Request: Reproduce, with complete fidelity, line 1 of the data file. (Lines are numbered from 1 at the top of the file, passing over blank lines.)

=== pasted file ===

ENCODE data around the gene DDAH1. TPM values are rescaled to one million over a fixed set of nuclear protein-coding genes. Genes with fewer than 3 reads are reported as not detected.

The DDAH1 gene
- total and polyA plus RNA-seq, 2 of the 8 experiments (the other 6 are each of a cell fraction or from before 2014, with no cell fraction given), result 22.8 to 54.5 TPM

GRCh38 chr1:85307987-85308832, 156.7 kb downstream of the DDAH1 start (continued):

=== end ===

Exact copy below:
ENCODE data around the gene DDAH1. TPM values are rescaled to one million over a fixed set of nuclear protein-coding genes. Genes with fewer than 3 reads are reported as not detected.